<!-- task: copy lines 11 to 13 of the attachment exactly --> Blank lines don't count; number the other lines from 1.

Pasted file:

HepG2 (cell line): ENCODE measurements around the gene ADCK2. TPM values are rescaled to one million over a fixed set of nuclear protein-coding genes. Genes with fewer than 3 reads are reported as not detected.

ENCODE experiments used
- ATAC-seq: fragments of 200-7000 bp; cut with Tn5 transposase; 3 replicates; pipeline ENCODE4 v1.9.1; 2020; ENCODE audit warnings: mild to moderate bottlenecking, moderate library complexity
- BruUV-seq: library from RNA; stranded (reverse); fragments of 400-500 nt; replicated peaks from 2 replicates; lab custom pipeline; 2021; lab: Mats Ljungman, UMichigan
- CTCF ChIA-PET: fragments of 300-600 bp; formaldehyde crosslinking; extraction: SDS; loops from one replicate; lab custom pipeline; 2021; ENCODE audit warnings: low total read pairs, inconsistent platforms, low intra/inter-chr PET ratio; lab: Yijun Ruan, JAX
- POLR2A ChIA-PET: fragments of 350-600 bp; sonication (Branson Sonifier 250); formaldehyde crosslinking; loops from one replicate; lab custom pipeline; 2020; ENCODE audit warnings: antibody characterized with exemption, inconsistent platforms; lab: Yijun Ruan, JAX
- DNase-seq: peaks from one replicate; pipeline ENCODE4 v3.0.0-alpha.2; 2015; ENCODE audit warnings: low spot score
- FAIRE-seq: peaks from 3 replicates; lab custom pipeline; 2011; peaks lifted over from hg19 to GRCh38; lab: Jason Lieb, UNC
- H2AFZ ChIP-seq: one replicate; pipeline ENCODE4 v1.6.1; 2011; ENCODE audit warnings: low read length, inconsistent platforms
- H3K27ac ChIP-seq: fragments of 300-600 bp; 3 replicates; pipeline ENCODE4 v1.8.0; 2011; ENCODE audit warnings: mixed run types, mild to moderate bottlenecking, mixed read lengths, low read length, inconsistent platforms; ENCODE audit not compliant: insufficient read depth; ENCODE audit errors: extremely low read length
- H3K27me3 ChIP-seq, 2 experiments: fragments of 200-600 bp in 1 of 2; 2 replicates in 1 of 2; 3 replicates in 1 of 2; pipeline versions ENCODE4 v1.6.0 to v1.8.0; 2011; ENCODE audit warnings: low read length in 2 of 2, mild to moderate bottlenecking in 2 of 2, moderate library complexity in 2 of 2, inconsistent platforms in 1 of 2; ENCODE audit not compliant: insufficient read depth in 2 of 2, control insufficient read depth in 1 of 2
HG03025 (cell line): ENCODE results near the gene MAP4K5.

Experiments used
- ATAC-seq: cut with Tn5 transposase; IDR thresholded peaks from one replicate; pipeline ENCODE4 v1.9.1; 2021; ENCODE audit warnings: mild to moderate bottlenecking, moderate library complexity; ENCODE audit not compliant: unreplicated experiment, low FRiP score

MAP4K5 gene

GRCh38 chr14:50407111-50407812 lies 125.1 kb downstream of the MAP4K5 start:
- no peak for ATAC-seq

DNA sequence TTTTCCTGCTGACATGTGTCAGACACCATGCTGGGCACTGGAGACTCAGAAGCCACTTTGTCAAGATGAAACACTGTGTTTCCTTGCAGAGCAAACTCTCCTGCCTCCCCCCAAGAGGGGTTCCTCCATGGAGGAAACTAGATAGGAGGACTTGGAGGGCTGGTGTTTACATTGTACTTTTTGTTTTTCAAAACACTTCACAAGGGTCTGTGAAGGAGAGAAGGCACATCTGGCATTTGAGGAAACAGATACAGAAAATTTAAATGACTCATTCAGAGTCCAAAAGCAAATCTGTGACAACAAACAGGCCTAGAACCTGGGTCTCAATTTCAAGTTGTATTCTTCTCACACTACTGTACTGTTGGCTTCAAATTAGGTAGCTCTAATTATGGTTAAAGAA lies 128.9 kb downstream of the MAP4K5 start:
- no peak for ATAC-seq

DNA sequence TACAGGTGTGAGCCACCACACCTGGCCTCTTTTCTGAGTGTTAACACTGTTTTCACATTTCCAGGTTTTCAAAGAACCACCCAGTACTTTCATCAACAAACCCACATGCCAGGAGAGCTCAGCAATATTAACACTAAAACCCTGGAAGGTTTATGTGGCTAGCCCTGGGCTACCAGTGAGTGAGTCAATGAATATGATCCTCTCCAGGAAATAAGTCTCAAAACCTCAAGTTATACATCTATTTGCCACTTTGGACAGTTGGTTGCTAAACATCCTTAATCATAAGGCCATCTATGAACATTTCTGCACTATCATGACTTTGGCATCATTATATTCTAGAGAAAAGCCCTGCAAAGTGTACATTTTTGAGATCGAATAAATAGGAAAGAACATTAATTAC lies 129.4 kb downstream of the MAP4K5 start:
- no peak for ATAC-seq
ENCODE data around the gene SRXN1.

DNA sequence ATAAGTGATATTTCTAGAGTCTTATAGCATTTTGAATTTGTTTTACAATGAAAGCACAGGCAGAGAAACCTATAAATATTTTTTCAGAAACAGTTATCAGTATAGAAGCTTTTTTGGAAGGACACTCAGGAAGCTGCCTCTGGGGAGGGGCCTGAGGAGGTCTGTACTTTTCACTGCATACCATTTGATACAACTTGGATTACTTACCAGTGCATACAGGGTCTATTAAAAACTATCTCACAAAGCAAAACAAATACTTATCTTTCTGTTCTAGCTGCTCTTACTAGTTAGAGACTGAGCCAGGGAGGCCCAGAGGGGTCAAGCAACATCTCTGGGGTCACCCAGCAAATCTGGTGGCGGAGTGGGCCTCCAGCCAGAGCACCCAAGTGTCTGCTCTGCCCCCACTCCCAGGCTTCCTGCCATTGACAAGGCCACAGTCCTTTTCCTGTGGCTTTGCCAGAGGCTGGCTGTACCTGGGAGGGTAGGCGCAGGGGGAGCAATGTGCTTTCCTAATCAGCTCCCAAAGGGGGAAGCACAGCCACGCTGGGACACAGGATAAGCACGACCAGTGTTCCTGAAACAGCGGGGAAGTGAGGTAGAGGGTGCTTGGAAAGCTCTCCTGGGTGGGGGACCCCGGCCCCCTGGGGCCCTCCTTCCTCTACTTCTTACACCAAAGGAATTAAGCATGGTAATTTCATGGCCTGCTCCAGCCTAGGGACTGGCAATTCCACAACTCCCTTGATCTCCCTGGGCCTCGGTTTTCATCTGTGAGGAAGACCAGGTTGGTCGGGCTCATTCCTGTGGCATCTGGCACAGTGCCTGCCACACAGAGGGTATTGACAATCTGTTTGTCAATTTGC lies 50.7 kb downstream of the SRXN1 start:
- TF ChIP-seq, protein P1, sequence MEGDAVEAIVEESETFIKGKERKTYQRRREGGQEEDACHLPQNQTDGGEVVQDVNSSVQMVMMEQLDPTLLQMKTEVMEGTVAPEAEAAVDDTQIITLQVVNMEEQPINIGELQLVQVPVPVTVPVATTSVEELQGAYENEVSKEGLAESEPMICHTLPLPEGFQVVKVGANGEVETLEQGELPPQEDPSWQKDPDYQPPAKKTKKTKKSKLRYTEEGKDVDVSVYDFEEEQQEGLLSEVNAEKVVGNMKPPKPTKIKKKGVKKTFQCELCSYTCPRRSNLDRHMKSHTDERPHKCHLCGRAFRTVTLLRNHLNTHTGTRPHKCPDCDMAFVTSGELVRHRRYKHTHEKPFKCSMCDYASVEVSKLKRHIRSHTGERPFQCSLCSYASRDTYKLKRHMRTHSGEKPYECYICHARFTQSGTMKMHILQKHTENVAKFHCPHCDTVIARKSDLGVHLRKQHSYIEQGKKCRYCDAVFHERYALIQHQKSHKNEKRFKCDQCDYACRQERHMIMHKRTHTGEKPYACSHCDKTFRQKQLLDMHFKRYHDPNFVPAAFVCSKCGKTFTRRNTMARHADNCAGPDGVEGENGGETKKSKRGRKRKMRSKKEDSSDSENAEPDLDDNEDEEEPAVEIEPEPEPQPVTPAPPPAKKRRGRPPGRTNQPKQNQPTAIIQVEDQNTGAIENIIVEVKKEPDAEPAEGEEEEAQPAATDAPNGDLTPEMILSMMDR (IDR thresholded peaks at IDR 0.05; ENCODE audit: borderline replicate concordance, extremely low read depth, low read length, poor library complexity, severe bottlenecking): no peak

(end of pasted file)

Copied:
- H3K27me3 ChIP-seq, 2 experiments: fragments of 200-600 bp in 1 of 2; 2 replicates in 1 of 2; 3 replicates in 1 of 2; pipeline versions ENCODE4 v1.6.0 to v1.8.0; 2011; ENCODE audit warnings: low read length in 2 of 2, mild to moderate bottlenecking in 2 of 2, moderate library complexity in 2 of 2, inconsistent platforms in 1 of 2; ENCODE audit not compliant: insufficient read depth in 2 of 2, control insufficient read depth in 1 of 2
HG03025 (cell line): ENCODE results near the gene MAP4K5.

Experiments used